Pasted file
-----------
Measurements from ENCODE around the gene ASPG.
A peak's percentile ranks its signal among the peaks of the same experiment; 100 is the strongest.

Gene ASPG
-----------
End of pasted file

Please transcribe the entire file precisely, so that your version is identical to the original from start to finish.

Measurements from ENCODE around the gene ASPG.
A peak's percentile ranks its signal among the peaks of the same experiment; 100 is the strongest.

Gene ASPG